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The law and protecting informant confidentiality

2 July, 2010

Sticking with oil disasters for the moment, here is an interesting blog post regarding one of the pitfalls of anthropological research when lawyers become interested in your topic, or at least  in your informants. In the article anthropologist Lawrence Palinkas tells of how his research on the effects of the Exxon Valdez oil spill were subpoenaed by lawyers interested in pursuing legal action related to the spill. Much to his surprise, he found that his promises of confidentiality meant nothing when his informants were approached by lawyers bearing intimate details they had shared with the anthropologist.  The article states that:

Palinkas wasn’t to blame for the confidentiality breaches in Alaska. In fact, he had no idea that his data would be subpoenable once the lawsuits started flying.

“Even raw data became subject to subpoena by courts, including names and addresses of research participants,” says Patrinkas, a social anthropologist at the University of Southern California. “Researchers cannot guarantee the confidentiality of the individual providing that data.”

Aside from the ethical issues, the article also details of some other negative methodological effects arising from the inability of researchers to guarantee confidentiality. These include the stifling of research and information flow, and the slowing of the publication process.  Obviously, identical issues are going to be at issue during the current oil disaster, and researchers wanting to explore the health and other human impacts of the event will need to be aware that they are entering a legal minefield.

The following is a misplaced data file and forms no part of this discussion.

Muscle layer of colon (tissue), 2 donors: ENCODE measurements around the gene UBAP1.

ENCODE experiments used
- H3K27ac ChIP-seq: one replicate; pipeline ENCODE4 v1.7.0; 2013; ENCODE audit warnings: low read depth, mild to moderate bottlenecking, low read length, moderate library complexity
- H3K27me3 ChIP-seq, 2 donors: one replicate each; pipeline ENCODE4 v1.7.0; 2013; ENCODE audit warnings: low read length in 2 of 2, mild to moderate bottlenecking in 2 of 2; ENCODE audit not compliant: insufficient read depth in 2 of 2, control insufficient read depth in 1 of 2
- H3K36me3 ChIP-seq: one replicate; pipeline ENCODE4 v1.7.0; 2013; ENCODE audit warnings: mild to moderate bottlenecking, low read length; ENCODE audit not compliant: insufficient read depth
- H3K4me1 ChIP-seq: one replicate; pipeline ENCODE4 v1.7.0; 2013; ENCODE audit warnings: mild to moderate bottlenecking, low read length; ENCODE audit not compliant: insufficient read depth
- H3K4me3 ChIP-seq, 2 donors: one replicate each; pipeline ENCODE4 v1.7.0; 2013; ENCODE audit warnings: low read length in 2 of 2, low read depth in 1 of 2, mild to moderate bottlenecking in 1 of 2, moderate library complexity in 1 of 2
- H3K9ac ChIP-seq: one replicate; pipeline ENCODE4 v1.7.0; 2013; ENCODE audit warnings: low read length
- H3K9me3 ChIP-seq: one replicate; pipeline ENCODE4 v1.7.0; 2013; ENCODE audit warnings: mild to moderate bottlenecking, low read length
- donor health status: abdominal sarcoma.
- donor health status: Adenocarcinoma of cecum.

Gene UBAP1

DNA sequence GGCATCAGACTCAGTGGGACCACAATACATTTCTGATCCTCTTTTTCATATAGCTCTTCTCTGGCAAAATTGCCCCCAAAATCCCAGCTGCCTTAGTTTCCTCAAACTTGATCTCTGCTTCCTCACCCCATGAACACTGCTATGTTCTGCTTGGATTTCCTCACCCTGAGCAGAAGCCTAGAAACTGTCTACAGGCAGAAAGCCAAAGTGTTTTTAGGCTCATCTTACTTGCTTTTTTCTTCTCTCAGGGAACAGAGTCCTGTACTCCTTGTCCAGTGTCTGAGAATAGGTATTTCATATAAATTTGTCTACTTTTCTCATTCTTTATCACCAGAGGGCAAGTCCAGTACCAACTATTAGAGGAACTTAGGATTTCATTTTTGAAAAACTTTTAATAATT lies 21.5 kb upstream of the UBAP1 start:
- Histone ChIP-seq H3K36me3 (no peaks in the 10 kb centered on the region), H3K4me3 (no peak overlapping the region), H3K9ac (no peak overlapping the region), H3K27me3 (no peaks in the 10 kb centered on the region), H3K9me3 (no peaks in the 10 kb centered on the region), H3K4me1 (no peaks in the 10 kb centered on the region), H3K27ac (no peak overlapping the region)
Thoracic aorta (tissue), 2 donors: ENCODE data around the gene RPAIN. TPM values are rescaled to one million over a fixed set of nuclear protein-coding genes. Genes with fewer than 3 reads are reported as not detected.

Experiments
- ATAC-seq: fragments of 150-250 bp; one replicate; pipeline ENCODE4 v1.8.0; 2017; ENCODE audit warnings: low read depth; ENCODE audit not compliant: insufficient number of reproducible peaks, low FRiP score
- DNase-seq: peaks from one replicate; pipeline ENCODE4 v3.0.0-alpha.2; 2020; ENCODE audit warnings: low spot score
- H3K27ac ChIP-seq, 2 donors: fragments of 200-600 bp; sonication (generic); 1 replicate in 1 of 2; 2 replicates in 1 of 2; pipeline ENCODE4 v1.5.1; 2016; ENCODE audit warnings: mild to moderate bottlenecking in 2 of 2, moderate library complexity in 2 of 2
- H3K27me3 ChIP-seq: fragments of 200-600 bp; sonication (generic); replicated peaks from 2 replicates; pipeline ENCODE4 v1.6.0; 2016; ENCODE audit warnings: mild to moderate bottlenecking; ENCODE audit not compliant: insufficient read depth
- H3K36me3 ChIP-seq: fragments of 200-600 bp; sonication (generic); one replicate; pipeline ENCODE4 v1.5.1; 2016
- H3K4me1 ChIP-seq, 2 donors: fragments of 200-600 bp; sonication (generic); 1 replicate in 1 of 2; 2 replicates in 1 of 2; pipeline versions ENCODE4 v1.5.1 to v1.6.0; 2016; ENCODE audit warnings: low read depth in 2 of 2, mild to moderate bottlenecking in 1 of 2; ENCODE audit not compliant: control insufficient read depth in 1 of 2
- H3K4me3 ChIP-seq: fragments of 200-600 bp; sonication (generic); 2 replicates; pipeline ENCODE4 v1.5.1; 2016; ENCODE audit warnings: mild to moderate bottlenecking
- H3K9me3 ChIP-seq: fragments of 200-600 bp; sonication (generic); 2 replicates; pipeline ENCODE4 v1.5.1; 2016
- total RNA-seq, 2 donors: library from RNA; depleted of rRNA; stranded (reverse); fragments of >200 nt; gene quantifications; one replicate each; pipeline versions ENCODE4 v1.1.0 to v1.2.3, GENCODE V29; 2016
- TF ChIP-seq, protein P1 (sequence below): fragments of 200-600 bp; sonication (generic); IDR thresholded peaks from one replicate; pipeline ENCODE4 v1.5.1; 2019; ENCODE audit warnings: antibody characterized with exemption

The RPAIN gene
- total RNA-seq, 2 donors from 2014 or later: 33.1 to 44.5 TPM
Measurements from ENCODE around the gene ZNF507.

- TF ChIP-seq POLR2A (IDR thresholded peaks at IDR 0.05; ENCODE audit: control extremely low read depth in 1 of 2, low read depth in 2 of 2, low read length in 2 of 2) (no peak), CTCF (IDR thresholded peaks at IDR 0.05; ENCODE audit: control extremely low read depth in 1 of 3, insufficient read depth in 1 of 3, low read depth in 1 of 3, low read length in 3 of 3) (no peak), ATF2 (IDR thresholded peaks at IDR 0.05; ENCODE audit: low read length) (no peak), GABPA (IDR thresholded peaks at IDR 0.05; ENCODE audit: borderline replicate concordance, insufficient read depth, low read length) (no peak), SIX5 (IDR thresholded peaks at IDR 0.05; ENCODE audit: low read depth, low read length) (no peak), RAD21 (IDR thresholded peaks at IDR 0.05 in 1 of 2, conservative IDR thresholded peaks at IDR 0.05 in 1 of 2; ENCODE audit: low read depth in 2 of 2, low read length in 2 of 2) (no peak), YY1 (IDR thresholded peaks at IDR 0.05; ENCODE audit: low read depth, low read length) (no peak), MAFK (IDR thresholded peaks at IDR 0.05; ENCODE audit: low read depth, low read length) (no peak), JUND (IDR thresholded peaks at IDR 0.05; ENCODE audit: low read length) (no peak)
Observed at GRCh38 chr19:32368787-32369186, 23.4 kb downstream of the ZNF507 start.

This issue of confidentiality is equally an issue in Australia, where there is also no anthropologist-informant privilege as there is for doctors and their patients, or lawyers and their clients. I know that this problem is especially familiar to those anthropologists working with Indigenous Australian groups. Researchers always have to bear in mind that their field notes can be subpoenaed by the courts, most commonly in native title cases.  However this is not to say that there are no strategies available to maintain informant confidentiality. As far as I know, many anthropologists working in Aboriginal Australia take precautionary measures to protect the identity of their informants, for example by using pseudonyms or codes even in their notes. What is not so clear to me is whether the courts also have the right to demand the key to such encryption techniques.

Perhaps there are anthropologists out there who have had to interact with the courts and could share some of their experiences, especially how they go about dealing with the issue of informant confidentiality.

[Thanks to the AAA Blog for the link.]

11 Comments leave one →
  1. L.L. Wynn permalink
    6 July, 2010 10:52 am

    Jovan, thanks for posting on this. It really is a reminder of how important it is for us to protect the confidentiality of our informants in our fieldnotes and not only in our publications. Researchers are often not aware that their materials could be subpoenaed, but Macquarie’s Human Research Ethics Committee (HREC) is very aware of this and whenever anyone proposes a research project that raises the slightest possibility that one of the informants might disclose information about illegal activity, the HREC usually recommends that the researcher explore their legal reporting requirements (i.e. whether they are in a role or whether the crime is such that they are legally obliged to report the illegal activity), and if there is no legal reporting requirement (say, if you interview someone who talks about their illegal drug use), then the committee recommends that the researcher use pseudonyms in all of their research notes and that they obtain oral consent and *not* ask the research participants to sign informed consent sheets.

    What your post reminds us is that this may be advisable for any politically sensitive research, not just research that uncovers illegal activity.

  2. L.L. Wynn permalink